I am fortunate to be teaching a playwriting seminar this semester, one that explores the structure fantasia as a means of storytelling. Usually associated with music, especially improvisation, fantasia explores what happens when opposing forces are spliced together to create a new reality, igniting conflict, discordance. It's a challenging concept, especially applied to playwriting, but an important one, allowing the author to make sure that content drives form, and suggesting that linear narrative structures, while comforting and nostalgic, are not the only ways we process information.
Because not much is written about fantasia and playwriting, the class has the opportunity to formulate its own definition, exploring ideas from fantasy, music, art, Afrofuturism, and science fiction in the imagining of structuring their full-length plays. But we, as a class, are excited: we have the opportunity to work together as a community to understand how this concept best represents our stories, and maybe discover together our definition of fantasia as scholars and playwrights.
When planning the class, I can't help but reflect on how much this structure, with its revelatory consideration of our most intimate thought processes, parallels education right now, especially in the challenges we have faced when embracing a virtual season. The two plays that we are staging at the beginning of this semester, for example, Sonnets for an Old Century by José Rivera and Blown Youth by Dipika Guha, both embrace unconventional storytelling.
Critic Alan Hall describes Sonnets, performed as a series of monologues/poems by a large company of actors, as follows):
...each story, small as it might be in and of itself, fills the space, and our ears and our minds, with feeling; joy, fear, rage, love, sorrow; and makes each one expand to fill this void. We as listeners are forced to face these ravaging emotions, even as we contemplate the death of the storyteller. This work is simple, and simply potent in its impact. And while it seems to do without the trappings of stagework, set, plot, scenes, etc, it is powerfully theatrical.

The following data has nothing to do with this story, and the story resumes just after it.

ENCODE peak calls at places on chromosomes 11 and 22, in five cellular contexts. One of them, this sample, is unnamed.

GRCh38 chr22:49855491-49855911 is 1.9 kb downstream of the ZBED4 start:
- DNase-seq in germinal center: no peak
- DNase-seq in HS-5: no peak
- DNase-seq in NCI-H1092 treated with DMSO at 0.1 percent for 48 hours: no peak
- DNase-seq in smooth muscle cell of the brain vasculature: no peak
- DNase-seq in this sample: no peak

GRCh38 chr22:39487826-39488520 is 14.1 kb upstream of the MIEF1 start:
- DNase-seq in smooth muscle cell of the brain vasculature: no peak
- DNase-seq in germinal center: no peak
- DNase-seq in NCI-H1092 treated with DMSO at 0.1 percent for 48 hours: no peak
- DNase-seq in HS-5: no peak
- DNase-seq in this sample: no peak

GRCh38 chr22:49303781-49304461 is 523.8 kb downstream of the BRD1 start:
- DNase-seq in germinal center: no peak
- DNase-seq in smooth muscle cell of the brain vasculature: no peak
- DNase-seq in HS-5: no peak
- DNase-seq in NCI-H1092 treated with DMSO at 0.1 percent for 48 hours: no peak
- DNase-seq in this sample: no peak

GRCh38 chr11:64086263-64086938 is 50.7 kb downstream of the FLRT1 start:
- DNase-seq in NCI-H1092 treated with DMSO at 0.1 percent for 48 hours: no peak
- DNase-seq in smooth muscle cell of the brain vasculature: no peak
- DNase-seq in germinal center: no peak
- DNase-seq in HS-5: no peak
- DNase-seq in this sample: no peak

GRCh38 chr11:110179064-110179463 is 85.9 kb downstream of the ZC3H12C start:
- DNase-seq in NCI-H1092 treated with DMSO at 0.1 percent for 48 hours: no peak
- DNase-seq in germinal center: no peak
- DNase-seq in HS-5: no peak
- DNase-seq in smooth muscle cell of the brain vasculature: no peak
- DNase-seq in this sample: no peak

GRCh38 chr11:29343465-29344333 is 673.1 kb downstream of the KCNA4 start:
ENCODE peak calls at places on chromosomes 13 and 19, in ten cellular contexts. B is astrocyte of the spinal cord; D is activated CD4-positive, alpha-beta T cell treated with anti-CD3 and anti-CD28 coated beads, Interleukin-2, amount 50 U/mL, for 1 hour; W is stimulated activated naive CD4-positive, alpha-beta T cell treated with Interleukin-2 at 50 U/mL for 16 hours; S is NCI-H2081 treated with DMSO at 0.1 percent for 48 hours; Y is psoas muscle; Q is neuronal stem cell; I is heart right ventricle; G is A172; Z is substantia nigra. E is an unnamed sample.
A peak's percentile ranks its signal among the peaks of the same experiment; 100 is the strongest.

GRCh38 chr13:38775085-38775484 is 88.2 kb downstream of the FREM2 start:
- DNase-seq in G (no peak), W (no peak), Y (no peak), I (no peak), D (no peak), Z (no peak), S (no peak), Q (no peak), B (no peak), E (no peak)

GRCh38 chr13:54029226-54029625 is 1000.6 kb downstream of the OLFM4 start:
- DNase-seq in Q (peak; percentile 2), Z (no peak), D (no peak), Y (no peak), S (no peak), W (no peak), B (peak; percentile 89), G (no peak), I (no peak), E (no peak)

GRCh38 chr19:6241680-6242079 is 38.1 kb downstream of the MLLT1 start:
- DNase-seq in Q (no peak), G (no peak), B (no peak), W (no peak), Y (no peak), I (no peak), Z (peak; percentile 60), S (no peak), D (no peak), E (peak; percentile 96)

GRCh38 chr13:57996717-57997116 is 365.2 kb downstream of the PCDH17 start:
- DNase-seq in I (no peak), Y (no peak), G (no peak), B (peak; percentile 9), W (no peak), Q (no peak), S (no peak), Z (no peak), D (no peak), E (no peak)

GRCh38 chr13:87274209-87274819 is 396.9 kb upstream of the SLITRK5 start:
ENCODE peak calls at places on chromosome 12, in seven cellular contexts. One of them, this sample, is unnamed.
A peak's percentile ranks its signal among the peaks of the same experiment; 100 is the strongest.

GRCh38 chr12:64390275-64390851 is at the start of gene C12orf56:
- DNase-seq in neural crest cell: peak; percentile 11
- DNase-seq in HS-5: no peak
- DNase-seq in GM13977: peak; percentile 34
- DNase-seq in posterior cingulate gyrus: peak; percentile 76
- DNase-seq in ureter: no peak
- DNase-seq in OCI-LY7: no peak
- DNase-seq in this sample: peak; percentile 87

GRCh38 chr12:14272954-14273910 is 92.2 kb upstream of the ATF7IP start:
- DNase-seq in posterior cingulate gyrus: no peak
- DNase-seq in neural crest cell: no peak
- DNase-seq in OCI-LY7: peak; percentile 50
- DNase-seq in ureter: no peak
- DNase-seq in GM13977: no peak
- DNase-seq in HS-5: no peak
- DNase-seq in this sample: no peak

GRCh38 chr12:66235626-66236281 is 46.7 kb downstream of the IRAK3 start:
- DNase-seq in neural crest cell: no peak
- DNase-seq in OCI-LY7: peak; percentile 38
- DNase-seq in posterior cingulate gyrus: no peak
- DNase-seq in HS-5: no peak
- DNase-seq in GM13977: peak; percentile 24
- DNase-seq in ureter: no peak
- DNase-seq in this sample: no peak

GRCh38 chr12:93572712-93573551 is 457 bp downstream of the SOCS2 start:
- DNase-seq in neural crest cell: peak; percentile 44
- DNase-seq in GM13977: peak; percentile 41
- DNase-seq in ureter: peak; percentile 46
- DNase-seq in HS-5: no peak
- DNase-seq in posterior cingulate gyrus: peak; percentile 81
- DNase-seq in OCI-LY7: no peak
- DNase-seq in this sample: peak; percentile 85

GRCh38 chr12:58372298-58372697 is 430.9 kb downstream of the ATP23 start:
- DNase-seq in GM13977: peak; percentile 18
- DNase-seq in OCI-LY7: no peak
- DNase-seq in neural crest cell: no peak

And the latter, Blown Youth, by Dipika Guha, author of Passing, a play we produced at LHUCA during our site-specific season, is described as follows:
An aspiring actress and founder of a feminist commune, Celia wants one thing: to play
a great role. But despite her sophisticated education and commitment to helping women,
Celia, like Hamlet before her, cannot act. Still, it seems her consciousness doesn't
lie only inside herself. It seeds and sprouts amidst her twenty-first century kinships:
her friends. Inspired by Shakespeare and set in those hazy post-college years, Blown Youth examines what happens to the universe when a woman is at its center.
Neither play tells a story straightforwardly. Neither relies on cause/effect, and both challenge the readers/viewers to create their own realities based on sharing and processing what they witness on stage.
All of the elements of great theatre reside in each script. But neither author hesitates to make the audience lean up, work to connect the dots and create meaning.
These two works, not originally part of our season, were chosen in response to the Call to Action we received this summer, in part challenging us to amplify the work of BIPOC authors. We listened, and our community believed that these plays were timelier than those originally chosen, exploring a greater diversity of voice and style. I could not be prouder of our two MFA graduate directors, April Langehenning for Sonnets and Leah Johnson for Blown Youth, who are directing these scripts in original, provocative ways, taking full advantage of our virtual platform, working intimately with designers to bring these unconventional stories to life.
We end our theatre season with short new plays and choreography by our students, now called Frontier Festival (previously RROAPS/RRADS); they, too, represent how our own playwrights and choreographers understand and depict the world around them. And we close with A Chorus Line, a musical that also challenges traditional structure by asking audiences to piece together a narrative based on the internal confessions of those who audition for a musical. Again, not a traditional structure.
Transitioning to a virtual platform seems analogous to the concept of fantasia to me, and as my seven graduate playwrights begin to formulate their stories in class, experimenting with new structures informed by music and art, it strikes me that we are all traversing new territories that make external our internal conflicts and dreams.
We hope you join us in this adventure!